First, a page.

[JURIST] French President Nicholas Sarkozy [official website, in French] said Wednesday that the government will introduce legislation to ban traditional Muslim face veils [transcript, in French; video, in French] in public places. Sarkozy's announcement comes weeks after a French parliamentary commission charged with investigating whether to enact laws banning the wearing of burqas [JURIST news archive] or other "full veils" released its report [text, PDF; in French] calling for a partial ban [JURIST report] that would apply in public facilities, including hospitals, schools, and public transportation, and to any individual attempting to receive public services. Sarkozy supported the commission's suggestions, saying:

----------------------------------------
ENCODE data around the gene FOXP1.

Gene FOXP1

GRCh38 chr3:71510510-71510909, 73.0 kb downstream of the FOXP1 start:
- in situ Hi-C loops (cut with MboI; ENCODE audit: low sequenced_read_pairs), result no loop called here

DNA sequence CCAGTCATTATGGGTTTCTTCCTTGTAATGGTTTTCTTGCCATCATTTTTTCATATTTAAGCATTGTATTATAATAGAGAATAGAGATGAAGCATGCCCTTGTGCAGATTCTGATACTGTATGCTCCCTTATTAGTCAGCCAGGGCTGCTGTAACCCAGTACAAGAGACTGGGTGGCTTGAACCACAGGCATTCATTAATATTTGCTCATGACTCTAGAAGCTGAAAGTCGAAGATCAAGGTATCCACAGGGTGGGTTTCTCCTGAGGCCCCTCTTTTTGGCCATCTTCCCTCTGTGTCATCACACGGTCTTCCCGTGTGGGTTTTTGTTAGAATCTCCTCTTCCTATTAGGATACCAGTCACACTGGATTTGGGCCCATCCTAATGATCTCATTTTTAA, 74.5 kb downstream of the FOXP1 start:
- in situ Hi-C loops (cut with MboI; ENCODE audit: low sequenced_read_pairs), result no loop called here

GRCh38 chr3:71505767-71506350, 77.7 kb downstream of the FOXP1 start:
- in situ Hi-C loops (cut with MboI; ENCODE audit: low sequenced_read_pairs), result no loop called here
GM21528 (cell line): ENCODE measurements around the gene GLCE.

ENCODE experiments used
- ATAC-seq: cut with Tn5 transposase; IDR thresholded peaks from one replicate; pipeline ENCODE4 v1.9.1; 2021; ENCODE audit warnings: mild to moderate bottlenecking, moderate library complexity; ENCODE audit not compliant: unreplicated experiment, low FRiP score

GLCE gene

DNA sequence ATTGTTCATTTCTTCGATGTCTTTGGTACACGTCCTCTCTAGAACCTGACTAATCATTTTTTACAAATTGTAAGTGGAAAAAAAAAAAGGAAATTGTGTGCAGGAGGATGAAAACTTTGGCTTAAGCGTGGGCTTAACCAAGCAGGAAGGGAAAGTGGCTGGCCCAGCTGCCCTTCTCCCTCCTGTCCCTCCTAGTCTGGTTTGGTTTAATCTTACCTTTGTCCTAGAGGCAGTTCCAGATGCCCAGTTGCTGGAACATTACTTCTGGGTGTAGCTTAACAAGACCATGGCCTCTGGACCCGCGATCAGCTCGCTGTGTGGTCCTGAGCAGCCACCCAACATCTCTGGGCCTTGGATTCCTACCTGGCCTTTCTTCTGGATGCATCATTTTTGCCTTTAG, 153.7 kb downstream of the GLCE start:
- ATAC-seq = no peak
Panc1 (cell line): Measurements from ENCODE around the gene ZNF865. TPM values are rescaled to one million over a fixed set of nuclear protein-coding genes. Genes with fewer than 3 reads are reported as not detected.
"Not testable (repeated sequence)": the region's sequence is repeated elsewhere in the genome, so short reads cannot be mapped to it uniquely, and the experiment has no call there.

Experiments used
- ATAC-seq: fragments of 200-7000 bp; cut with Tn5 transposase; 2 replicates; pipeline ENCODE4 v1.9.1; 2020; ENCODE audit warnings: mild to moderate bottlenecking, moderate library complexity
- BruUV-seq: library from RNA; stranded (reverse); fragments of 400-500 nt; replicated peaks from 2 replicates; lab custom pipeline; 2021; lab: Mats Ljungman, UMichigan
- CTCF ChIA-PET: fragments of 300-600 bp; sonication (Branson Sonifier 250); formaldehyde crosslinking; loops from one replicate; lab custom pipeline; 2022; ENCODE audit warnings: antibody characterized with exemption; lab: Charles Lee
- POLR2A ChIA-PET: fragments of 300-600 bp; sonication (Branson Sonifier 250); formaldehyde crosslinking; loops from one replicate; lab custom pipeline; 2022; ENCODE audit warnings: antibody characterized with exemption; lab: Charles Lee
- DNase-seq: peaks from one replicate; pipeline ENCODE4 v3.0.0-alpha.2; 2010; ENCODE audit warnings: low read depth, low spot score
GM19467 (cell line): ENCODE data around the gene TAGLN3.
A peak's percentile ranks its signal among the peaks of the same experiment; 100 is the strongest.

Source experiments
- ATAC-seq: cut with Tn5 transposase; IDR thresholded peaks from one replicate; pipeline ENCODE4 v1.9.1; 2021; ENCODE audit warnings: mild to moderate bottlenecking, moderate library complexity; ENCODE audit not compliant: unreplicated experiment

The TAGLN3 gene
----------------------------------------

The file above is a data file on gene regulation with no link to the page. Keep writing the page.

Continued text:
The full veil is contrary to the dignity of women. The answer is to ban the full veil. The government will introduce a bill to ban consistent with the general principles of our law.
While many people in France approve of the proposed legislation [CNN report], such measures have also faced opposition [JURIST comment] from critics who say such a law would alienate France's Muslim minority and violate the International Covenant on Civil and Political Rights (ICCPR) [text], of which France is a signatory. Sarkozy did not give details about when or how the proposed law would take effect.
Also this week, lawmakers in Quebec introduced a bill that would ban women wearing full face veils from public services [Star report], such as receiving care at a hospital or going to a public university. Supporters of the bill, such as the Muslim Canadian Congress [advocacy website], argue that the proposed law would not violate human rights [JURIST comment] and would promote the ideals of a free and democratic society. Others say the bill only discriminates against Muslims while allowing for other types religious clothing.